The ‘bottom’ is, of course, where the Indian village was located. If Davern’s observation was correct, then it would indicate Custer had conducted a successful charge across the river–probably at Medicine Tail Ford, also known as Minneconjou Ford–and into the Indian camp. The testing done by Terry Flower indicates that shots fired near that ford could have been heard on Reno Hill. ‘U.S. Government Survey maps indicate that the Minneconjou Ford is located about 4,300 meters from the Reno entrenchment,’ Flower said. ‘While single shots could marginally be heard, volleys and multiple firings could most likely be identified.’ There are statements from Indians who were in the camp that seem to indicate soldiers were in the camp and fighting there. Indian participants such as Gall, Red Horse, Kill Eagle and Thunder Hawk mentioned women and children being killed and tepees set afire. There is no evidence that this killing and tepee-burning was done by Reno’s men, and most accounts from survivors of his command say Reno’s charge was stopped short of the village. Stray bullets could kill women and children, but they would not set tepees afire.

In his official report of the battle, Reno mentioned that Custer may have crossed the river and attacked the camp, but he later changed this view. Benteen, in a letter to his wife, also mentioned the possibility that Custer got across, but by the time of the Reno court of inquiry, he had changed his view: ‘I can’t think he [Custer] got within three furlongs of the ford.’

The distortions and untruths told by Reno and Benteen about the Battle of the Little Bighorn are so many and so obvious that almost everything they said about it becomes suspect. These ‘errors’ have been pointed out by many researchers. ‘There are many elements to this story that indicate that others besides Reno and Benteen were involved in a coverup of the facts, distortions and outright criminal acts,’ Zimmerman said. ‘Some of these issues require a more in-depth investigation to expose the truth.’

Zimmerman has made a detailed comparison of the map presented at the Reno court of inquiry with the map drawn by Lieutenant Edward Maguire, who was a member of General Terry’s command that arrived at the battlefield on June 27, 1876. Cartographer Phil Swartzberg discovered 10 noteworthy changes. Some of these may have been innocent in nature. Others, such as the addition of a spur to the bluffs between Reno’s hill position and the Indian village, seem to have been deliberately made. An enlisted men’s petition, signed by 236 surviving soldiers of the 7th Cavalry days after the battle, requested that Reno and Benteen be promoted. This petition was presented at the inquiry. A Federal Bureau of Investigation examination of this petition, dated November 2, 1954, discovered that a large number of the names were probably forgeries. The petition, along with the altered map, suggest there was a well-thought-out military coverup designed to discredit Custer–call it ‘Custergate.’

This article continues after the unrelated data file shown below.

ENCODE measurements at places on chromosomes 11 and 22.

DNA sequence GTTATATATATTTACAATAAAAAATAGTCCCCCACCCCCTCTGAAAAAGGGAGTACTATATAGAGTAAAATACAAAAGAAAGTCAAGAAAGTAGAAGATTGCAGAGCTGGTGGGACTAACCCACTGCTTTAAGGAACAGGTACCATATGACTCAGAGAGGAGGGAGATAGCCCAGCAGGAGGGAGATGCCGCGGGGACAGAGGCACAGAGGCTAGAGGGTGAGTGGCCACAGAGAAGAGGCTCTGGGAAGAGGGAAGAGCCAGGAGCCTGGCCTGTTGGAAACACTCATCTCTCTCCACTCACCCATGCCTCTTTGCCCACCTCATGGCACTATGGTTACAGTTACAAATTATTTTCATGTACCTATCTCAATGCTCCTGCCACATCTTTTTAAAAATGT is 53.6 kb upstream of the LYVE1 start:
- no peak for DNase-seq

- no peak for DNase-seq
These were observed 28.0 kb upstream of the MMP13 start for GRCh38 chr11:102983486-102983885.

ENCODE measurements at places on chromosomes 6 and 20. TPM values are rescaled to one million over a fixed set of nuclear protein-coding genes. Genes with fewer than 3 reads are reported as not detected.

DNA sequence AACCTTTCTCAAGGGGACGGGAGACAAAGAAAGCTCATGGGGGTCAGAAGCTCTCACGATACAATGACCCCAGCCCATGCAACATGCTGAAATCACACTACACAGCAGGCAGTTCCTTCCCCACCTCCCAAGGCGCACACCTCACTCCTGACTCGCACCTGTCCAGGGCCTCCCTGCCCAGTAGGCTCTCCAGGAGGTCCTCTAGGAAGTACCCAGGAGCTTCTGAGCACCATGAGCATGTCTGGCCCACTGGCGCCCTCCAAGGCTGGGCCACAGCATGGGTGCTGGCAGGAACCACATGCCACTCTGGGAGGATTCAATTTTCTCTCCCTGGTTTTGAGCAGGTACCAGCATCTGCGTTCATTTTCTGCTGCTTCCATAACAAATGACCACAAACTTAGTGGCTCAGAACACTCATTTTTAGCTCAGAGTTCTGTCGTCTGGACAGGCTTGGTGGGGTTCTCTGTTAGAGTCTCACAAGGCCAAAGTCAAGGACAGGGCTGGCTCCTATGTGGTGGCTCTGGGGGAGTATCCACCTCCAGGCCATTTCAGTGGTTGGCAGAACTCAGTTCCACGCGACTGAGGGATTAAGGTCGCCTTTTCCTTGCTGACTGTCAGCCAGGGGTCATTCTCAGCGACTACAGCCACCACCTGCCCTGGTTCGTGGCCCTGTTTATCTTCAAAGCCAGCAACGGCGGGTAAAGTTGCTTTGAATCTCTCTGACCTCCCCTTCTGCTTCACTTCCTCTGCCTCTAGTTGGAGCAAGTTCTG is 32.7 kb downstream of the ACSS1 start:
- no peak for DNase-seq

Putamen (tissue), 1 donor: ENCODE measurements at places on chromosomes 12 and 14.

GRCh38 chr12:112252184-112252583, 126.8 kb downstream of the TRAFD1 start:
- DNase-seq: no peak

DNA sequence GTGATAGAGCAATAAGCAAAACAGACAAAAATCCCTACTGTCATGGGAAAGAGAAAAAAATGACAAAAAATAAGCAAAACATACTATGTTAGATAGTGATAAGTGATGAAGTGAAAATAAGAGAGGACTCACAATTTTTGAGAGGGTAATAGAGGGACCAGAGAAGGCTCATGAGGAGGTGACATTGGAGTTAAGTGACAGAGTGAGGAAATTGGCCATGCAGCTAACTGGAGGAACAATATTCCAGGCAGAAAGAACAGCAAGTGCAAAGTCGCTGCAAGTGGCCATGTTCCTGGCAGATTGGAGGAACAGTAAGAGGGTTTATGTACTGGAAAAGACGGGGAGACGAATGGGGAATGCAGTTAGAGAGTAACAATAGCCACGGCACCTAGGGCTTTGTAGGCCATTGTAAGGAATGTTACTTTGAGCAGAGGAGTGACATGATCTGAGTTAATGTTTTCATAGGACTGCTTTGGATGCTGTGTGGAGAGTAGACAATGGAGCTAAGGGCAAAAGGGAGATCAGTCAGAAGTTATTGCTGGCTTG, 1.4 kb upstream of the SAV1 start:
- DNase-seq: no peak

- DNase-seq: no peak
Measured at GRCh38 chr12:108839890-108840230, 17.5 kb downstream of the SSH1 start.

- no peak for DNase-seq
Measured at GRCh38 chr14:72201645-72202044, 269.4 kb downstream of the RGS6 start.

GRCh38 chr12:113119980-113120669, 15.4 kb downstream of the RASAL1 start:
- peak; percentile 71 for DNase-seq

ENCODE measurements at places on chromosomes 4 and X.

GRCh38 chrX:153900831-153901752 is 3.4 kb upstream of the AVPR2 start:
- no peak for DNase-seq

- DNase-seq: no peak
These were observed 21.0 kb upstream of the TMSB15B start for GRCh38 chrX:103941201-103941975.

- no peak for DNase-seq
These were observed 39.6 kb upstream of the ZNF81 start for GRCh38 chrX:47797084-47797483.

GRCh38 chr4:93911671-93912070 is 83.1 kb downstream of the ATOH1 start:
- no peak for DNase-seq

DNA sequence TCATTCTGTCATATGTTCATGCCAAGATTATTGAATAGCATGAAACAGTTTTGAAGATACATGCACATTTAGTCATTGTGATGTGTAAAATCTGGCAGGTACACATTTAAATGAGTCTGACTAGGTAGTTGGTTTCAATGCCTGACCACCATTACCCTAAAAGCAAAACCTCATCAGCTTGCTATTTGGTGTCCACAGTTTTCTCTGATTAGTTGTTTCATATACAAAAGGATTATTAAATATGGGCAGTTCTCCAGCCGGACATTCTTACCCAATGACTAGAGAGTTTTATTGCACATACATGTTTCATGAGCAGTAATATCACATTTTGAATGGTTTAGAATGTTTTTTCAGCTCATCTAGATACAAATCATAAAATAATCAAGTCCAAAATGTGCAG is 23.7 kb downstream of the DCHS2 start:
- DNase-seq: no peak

Zimmerman is now pursuing a legal appeal to the court’s finding that ‘the conduct of the officers throughout was excellent and while subordinates in some instances did more for the safety of the command by brilliant displays of courage than did Major Reno, there was nothing in his conduct which requires animadversion of the court.’ If Custer did cross the river and fight in the Indian camp, that would be something Reno and Benteen would desperately try to hide, for if Custer was fighting in the village and they failed to come to his assistance, then any rational defense of their actions becomes impossible. And if Custer did fight in the village, then all the many accounts of the battle to date are incomplete. Only further on-site research and study, with the scientific tools of the 20th century, will shed more light on this possibility. In June 1996, Flower will conduct more acoustics tests near the battlefield. The tests, according to the professor, will not conclusively confirm where Custer was when the shots were heard on Reno Hill, but they will’say which positions could be eliminated from consideration. And that should take us one step closer to understanding the sequence of events of June 25, 1876.’

This article was written by Robert Nightengale and originally appeared in the June 1996 issue of Wild West.For more great articles be sure to subscribe to Wild West magazine today!